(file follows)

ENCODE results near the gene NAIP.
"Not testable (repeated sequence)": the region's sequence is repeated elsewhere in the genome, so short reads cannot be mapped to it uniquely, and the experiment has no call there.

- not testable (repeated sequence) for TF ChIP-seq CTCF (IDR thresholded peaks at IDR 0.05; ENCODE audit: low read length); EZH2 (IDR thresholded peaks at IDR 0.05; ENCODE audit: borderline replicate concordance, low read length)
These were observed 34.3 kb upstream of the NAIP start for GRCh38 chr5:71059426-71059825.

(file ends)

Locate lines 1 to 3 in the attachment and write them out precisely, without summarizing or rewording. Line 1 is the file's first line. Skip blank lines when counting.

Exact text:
ENCODE results near the gene NAIP.
"Not testable (repeated sequence)": the region's sequence is repeated elsewhere in the genome, so short reads cannot be mapped to it uniquely, and the experiment has no call there.

- not testable (repeated sequence) for TF ChIP-seq CTCF (IDR thresholded peaks at IDR 0.05; ENCODE audit: low read length); EZH2 (IDR thresholded peaks at IDR 0.05; ENCODE audit: borderline replicate concordance, low read length)